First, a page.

I is for Into
I’m doing folklore and book review posts to reach and please a larger audience. Previous years have shown select interest in both and to minimise blogging throughout the year, I’m focusing my efforts on April.
Focusing on an A to Z of my TBR (to be read) list, each letter will have books starting with that letter on my list, a book I’ve read and reviewed (with the review!) and one of my books matching the letter with a link about more info about the book (I’ve published some new books, so take a look).
I chose the books this year quite randomly from my Goodreads Want to Read page. Some are quite creatively added to letters.
I know there were suggestions in last year’s Reflection post that I skip my TBR and just get on with the review, but I like knowing what I have left to read for each letter (and how far I’ve come with all the reading challenges I’ve done) so things are staying the same. Scroll down to the reviews if you’re not interested in what my TBR still contains. FYI, you might encounter issues with commenting if you don’t tick all the boxes marked as mandatory (especially the privacy one).
Let the fun begin!
If you’d rather check out my folklore post for today, go here.
About the Book I’ve Read
Into the Tall, Tall Grass by Loriel Ryon
A girl journeys across her family’s land to save her grandmother’s life.
Yolanda Rodríguez-O’Connell has a secret. All the members of her family have a magical gift—all, that is, except for Yolanda. Still, it’s something she can never talk about, or the townsfolk will call her family brujas—witches. When her grandmother, Wela, falls into an unexplained sleep, Yolanda is scared. Her father is off fighting in a faraway war, her mother died long ago, and Yolanda has isolated herself from her best friend and twin sister. If she loses her grandmother, who will she have left?
When a strange grass emerges in the desert behind their house, Wela miraculously wakes, begging Yolanda to take her to the lone pecan tree left on their land. Determined not to lose her, Yolanda sets out on this journey with her sister, her ex-best friend, and a boy who has a crush on her. But what is the mysterious box that her grandmother needs to find? And how will going to the pecan tree make everything all right?
Check it out on Goodreads.
A journey through the desert brings two sisters closer to each other, teaches them about themselves and each other and their ancestors. It also helps them to accept that their grandmother is dying – the journey through the magical grass was her gift to them.
As a family of witches (brujas, the townspeople call them in a mean way) – though not the evil, eat your cat kind – they have had these special traits passed from mother to child for longer than they can remember.
Yolanda, the MC, has to deal with her grief over her grandfather’s death, the grief of knowing her grandmother was dying, abandonment issues (real and imagined), and jealousy over the fact that her twin had a family trait and she didn’t.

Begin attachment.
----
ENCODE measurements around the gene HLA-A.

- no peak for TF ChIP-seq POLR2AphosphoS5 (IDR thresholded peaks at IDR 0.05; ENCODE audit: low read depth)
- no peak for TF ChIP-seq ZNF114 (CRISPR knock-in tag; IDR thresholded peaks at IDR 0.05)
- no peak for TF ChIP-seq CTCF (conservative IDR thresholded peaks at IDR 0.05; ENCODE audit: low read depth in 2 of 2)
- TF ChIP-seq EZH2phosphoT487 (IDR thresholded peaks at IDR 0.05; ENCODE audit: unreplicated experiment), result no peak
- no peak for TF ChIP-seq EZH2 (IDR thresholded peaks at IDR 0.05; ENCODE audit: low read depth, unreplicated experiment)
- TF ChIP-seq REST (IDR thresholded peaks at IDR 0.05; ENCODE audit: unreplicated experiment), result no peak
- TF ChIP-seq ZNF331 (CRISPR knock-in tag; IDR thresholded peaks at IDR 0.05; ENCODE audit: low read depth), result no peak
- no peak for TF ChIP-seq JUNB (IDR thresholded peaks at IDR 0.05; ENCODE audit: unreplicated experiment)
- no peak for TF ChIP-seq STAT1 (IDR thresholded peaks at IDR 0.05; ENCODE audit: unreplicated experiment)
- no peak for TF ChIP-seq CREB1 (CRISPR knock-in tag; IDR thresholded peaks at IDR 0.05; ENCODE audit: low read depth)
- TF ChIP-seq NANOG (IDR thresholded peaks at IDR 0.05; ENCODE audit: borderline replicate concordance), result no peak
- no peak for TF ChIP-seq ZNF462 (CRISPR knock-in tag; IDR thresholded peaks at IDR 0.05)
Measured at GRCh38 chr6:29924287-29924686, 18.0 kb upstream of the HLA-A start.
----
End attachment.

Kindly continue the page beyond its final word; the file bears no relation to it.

As they travel through the grass to the last pecan tree – her grandmother’s final request to take her there – Yolanda learns how much grief she’d caused herself in the way young teens are prone to do. She also learns how to forgive herself and be there for her sister.
There’s this sweet part near the end where Yolanda still believes she can save her grandmother and the old woman tells her that life is precious because it’s finite, and her twin adds that loss makes love so much sweeter.
Well-paced, full of suspense to make one want to read more, beautiful setting, a touch of magic, and full of the angst of being a twelve-year-old girl. Having the dog there (so cute!) and having Yolanda care about it was what kept me reading when her teenage whining got too much.
What bothered me about the story: a wheelbarrow with a wheel that can become flat. I’ve never seen one like that, as all the wheelbarrows I’ve ever worked with had hard plastic (and metal) wheels. Also, how could these twelve-year-olds carry a full-grown woman and wheel her around in the wheelbarrow? Butterflies and bees following commands didn’t defy belief, but the wheelbarrow did.
I’ll still recommend it for others to read – especially children.
A poignant tale about death, loss and love.
Irascible Immortals Series Collection
I hope you enjoyed this. For more books I’ve read and reviewed, check out either my Pinterest board about reviews or my Goodreads profile. Alternatively, you can check out my reviews on BookBub. Have you read any of the books? Loved or hated any of them?
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*FYI, my reviews are my honest opinion and if something bothers me, I tell it straight. How else will anything change? My opinions are based on being a voracious reader and book buyer, not an attack on the author.*
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